I grew up in a male environment, I grew up in my early years as a male, with a military father and an uncle in the Army as role models. I followed that ideal and joined the military myself serving overseas in The Falklands, South America and Norway. But despite this unique exposure to the male society and its rules, I never understood what it meant to be a male, I never felt I belonged, that I was one of them. I never understood why men acted the way they do, what drove their stance on certain issues, why some felt oppressed or others become oppressors. I was a rugby referee back home in Ireland, I was a diving instructor, I drove fast cars, I was to many the typical alpha male, the ex-military, sporty chap and yet it was all just an act to try and help me survive in a world I felt I had no choice but to survive in. Clearly, I can see now that I was wrong, I never needed to pretend to be a man, society just made me feel that I did.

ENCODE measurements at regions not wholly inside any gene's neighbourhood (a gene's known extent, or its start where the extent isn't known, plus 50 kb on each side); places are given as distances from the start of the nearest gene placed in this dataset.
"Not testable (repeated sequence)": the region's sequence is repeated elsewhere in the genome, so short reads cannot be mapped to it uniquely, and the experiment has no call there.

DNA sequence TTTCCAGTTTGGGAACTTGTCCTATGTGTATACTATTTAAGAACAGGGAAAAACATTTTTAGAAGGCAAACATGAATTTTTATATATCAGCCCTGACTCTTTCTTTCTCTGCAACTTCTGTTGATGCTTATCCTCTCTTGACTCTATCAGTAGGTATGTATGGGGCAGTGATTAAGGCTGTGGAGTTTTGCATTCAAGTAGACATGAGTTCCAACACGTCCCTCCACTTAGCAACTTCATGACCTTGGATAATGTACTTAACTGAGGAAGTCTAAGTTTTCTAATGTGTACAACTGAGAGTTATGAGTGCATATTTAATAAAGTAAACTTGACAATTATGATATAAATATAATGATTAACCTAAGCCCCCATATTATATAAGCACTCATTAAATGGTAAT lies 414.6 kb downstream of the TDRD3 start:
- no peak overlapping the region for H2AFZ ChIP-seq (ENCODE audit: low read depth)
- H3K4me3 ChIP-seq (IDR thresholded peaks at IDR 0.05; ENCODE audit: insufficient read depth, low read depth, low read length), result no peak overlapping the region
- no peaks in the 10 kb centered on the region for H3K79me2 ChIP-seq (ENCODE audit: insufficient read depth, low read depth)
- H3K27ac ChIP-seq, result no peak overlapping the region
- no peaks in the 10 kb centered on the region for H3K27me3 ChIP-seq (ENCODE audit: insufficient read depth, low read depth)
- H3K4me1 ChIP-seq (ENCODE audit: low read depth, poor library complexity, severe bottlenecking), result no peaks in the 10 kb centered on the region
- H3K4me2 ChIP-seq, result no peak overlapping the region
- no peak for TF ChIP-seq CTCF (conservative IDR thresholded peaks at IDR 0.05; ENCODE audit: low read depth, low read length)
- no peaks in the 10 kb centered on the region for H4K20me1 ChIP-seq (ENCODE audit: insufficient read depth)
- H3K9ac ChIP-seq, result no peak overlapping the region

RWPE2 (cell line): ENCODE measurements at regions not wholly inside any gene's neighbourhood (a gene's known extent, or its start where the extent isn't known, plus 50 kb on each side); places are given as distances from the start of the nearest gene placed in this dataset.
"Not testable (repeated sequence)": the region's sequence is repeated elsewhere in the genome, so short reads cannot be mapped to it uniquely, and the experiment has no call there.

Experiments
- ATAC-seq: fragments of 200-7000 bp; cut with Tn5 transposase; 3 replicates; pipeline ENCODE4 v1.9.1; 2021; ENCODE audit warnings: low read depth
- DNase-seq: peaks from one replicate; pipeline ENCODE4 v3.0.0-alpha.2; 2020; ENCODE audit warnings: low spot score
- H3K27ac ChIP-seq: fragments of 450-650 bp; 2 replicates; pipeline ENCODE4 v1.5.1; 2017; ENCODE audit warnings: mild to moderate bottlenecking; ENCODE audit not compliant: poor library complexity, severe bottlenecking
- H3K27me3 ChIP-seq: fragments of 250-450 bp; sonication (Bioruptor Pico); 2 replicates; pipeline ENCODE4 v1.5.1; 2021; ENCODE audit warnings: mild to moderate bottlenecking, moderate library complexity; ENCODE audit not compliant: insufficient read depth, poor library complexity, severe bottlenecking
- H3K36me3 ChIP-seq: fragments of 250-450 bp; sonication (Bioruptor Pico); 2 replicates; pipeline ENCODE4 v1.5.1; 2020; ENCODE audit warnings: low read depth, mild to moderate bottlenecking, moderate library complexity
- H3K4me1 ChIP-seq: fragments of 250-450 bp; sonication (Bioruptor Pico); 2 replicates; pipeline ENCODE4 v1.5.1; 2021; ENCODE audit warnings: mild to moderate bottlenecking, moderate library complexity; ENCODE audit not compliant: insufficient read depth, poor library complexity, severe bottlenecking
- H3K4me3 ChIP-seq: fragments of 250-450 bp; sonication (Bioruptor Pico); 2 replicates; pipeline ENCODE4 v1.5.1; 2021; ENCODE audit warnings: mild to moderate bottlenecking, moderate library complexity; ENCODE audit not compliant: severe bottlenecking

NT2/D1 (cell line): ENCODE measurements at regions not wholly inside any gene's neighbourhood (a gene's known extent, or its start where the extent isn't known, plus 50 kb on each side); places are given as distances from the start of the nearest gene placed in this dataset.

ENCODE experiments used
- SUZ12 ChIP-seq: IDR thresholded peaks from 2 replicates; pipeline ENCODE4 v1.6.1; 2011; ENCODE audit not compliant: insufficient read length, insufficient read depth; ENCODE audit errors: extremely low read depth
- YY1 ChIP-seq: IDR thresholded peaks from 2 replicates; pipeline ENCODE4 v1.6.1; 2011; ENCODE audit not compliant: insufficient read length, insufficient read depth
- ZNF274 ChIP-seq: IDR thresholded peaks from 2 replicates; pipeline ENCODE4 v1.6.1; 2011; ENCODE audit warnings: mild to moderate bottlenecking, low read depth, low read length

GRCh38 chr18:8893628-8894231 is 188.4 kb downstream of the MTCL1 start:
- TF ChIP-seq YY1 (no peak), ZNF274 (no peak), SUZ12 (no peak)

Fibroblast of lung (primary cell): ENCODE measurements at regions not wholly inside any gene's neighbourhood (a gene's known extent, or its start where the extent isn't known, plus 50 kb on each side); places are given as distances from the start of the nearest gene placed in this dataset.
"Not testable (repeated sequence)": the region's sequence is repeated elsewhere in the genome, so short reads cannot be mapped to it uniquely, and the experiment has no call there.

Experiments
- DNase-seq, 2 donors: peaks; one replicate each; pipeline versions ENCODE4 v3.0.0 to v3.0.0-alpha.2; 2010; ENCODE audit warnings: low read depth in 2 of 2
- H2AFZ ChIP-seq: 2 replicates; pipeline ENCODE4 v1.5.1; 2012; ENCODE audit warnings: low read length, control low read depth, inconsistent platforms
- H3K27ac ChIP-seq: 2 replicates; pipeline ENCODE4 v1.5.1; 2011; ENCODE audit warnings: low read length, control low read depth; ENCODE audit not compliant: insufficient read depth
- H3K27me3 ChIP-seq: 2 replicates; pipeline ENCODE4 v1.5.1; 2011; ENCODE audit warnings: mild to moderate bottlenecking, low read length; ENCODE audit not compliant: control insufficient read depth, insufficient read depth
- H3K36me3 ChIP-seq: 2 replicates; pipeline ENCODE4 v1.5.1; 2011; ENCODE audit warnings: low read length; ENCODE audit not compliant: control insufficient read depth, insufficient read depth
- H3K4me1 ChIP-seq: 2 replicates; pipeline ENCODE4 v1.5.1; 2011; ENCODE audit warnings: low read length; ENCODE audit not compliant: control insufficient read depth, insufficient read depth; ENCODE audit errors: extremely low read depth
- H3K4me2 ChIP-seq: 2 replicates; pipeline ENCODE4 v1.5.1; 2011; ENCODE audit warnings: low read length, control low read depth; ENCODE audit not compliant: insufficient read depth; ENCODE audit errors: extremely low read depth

To clarify further, I was born Intersex, that is I was born both male and female. I found out when I was in my early 20’s when I was rushed off a military training exercise due to medical issues. The following surgery started to reveal why, despite my surroundings, did I not feel male and I always believed I was in fact a female. Oh, the irony. Nowadays I’ve accepted my biology and I’ve embraced proudly my gender and now I am the women biology meant me to be. The nurture versus nature argument was clearly balanced in favour of male, I even tried to live as a man, to meet societies expectations, and yet, here I am. Nature won in the end.